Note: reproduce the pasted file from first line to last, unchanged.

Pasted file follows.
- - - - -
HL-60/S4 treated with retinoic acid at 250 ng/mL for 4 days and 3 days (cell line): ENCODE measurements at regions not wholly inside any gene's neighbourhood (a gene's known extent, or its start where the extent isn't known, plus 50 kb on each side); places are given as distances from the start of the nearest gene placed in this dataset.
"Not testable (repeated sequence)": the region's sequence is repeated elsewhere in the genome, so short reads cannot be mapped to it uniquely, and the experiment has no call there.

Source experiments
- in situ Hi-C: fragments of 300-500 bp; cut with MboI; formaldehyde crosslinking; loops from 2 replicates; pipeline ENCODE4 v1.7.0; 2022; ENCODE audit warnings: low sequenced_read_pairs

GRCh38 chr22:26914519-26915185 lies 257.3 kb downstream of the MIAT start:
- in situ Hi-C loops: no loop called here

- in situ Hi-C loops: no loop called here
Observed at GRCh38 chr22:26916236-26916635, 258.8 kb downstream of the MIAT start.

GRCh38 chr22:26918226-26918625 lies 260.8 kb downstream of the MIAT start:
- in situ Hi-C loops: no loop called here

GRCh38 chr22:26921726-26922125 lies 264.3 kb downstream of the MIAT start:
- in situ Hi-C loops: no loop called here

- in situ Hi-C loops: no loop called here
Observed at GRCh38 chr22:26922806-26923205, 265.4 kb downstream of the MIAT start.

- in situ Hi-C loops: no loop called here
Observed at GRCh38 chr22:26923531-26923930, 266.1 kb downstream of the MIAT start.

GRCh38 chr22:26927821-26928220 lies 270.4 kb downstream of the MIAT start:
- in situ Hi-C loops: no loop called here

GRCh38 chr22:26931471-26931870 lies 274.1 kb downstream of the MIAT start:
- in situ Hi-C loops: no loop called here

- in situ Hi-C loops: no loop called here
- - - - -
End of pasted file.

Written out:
HL-60/S4 treated with retinoic acid at 250 ng/mL for 4 days and 3 days (cell line): ENCODE measurements at regions not wholly inside any gene's neighbourhood (a gene's known extent, or its start where the extent isn't known, plus 50 kb on each side); places are given as distances from the start of the nearest gene placed in this dataset.
"Not testable (repeated sequence)": the region's sequence is repeated elsewhere in the genome, so short reads cannot be mapped to it uniquely, and the experiment has no call there.

Source experiments
- in situ Hi-C: fragments of 300-500 bp; cut with MboI; formaldehyde crosslinking; loops from 2 replicates; pipeline ENCODE4 v1.7.0; 2022; ENCODE audit warnings: low sequenced_read_pairs

GRCh38 chr22:26914519-26915185 lies 257.3 kb downstream of the MIAT start:
- in situ Hi-C loops: no loop called here

- in situ Hi-C loops: no loop called here
Observed at GRCh38 chr22:26916236-26916635, 258.8 kb downstream of the MIAT start.

GRCh38 chr22:26918226-26918625 lies 260.8 kb downstream of the MIAT start:
- in situ Hi-C loops: no loop called here

GRCh38 chr22:26921726-26922125 lies 264.3 kb downstream of the MIAT start:
- in situ Hi-C loops: no loop called here

- in situ Hi-C loops: no loop called here
Observed at GRCh38 chr22:26922806-26923205, 265.4 kb downstream of the MIAT start.

- in situ Hi-C loops: no loop called here
Observed at GRCh38 chr22:26923531-26923930, 266.1 kb downstream of the MIAT start.

GRCh38 chr22:26927821-26928220 lies 270.4 kb downstream of the MIAT start:
- in situ Hi-C loops: no loop called here

GRCh38 chr22:26931471-26931870 lies 274.1 kb downstream of the MIAT start:
- in situ Hi-C loops: no loop called here

- in situ Hi-C loops: no loop called here